The group of rogue and jocular hackers known as Lulz Security – or LulzSec – released data Thursday night it claims belongs to Arizona law enforcement in a campaign dubbed “Operation Chinga La Migra.”
“We are releasing hundreds of private intelligence bulletins, training manuals, personal email correspondence, names, phone numbers, addresses and passwords belonging to Arizona law enforcement,” the group said on their website.
LulzSec is targeting the state’s law enforcement because they are against SB1070, Arizona’s controversial immigration enforcement law.
They called Arizona a “racial profiling anti-immigrant police state.”
“We’re trying to track down whoever did it and secure our system,” Steve Harrison, a spokesman for the Arizona Department of Public Safety, told the Phoenix New Times. “Right now we think they got into our computers through our e-mail.”
The Maricopa County Sheriff’s Office said it was not aware of the cyber attack until LulzSec tweeted Sheriff Joe Arpaio’s Twitter account.
“The media has been giving me a lot of heat lately but nothing compared to tent city!” Arpaio tweeted Thursday. LulzSec responded, “Media? Heat? You? Chinga La Migra!”
LulzSec announced Tuesday that it would team up with hacker activist group Anonymous, as the manhunt for people involved with both groups continues. LulzSec has also claimed responsibility for the Sony hack that compromised millions of peoples’ personal information, as well as several government hacks. The group burst onto the public radar with a well-publicized hack of PBS NewsHour’s website in early June.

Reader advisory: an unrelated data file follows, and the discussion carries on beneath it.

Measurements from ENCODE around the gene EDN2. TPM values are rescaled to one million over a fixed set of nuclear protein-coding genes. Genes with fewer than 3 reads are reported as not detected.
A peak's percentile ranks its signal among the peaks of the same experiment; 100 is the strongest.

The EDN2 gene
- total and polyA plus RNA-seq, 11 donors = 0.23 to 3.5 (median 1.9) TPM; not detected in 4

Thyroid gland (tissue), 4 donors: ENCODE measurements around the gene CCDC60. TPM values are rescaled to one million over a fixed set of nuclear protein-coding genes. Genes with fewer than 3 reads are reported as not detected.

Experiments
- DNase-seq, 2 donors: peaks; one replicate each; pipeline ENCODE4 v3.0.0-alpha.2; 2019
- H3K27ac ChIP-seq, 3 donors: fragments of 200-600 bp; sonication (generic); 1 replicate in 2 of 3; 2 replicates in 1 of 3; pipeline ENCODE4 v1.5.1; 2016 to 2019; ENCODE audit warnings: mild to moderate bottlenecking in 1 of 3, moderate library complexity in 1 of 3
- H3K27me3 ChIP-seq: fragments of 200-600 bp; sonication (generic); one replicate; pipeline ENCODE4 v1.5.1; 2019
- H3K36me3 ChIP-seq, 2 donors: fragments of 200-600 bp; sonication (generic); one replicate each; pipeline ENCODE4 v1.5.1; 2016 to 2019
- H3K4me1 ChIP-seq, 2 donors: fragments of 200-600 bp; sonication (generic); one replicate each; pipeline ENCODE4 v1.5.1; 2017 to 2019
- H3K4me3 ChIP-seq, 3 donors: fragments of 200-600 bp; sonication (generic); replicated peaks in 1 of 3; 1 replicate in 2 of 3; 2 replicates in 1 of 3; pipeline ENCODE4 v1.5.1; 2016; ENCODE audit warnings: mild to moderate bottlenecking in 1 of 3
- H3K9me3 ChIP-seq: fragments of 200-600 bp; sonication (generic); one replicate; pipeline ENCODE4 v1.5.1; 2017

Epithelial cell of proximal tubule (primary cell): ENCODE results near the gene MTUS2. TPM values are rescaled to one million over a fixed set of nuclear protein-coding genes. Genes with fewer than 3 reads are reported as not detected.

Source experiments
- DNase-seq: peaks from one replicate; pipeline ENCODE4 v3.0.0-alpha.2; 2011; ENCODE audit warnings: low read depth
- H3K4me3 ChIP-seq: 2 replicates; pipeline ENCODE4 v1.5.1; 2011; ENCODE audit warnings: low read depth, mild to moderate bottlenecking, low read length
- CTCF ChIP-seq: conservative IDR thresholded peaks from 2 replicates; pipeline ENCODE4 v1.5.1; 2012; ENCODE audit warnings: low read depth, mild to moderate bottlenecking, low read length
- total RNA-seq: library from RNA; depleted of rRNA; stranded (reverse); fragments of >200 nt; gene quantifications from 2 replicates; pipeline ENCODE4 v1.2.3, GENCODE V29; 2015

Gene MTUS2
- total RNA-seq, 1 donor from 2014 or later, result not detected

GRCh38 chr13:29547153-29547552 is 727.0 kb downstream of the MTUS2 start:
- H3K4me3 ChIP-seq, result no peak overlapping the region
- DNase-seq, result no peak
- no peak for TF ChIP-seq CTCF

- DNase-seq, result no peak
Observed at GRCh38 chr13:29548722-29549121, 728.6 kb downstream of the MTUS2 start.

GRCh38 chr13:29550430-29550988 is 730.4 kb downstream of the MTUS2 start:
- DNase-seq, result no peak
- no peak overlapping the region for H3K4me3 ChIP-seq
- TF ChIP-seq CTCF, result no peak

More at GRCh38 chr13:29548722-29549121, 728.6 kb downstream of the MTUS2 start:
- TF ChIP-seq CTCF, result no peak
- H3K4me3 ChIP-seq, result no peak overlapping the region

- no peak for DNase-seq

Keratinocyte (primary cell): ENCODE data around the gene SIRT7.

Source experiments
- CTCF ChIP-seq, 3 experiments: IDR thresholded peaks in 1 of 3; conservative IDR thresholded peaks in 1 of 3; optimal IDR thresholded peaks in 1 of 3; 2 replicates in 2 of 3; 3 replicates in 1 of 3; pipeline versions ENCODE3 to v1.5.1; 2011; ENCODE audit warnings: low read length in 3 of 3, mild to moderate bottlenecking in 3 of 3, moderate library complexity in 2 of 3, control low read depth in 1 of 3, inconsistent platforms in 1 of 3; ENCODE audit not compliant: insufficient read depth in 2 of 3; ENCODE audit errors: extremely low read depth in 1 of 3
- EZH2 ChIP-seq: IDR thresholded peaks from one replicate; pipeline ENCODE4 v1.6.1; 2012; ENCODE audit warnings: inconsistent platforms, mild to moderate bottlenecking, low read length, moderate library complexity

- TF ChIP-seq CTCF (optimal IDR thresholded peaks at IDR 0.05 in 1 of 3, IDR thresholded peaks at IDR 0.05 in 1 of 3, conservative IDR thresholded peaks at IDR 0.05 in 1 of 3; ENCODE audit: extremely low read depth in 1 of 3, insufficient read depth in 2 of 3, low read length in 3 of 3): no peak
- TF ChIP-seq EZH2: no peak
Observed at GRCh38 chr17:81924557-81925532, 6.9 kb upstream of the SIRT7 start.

The group has quickly become an Internet sensation, with over a quarter of a million Twitter followers and numerous LulzSec-inspired songs on YouTube.
“Every week we plan on releasing more classified documents and embarrassing personal details of military and law enforcement in an effort not just to reveal their racist and corrupt nature but to purposefully sabotage their efforts to terrorize communities fighting an unjust war on drugs,” LulzSec announced.
The package of data was uploaded to the file-sharing website The Pirate Bay.
“Hackers of the world are uniting and taking direct action against our common oppressors – the government, corporations, police, and militaries of the world.”
Updated June 23, 2011 at 9:16pm EST.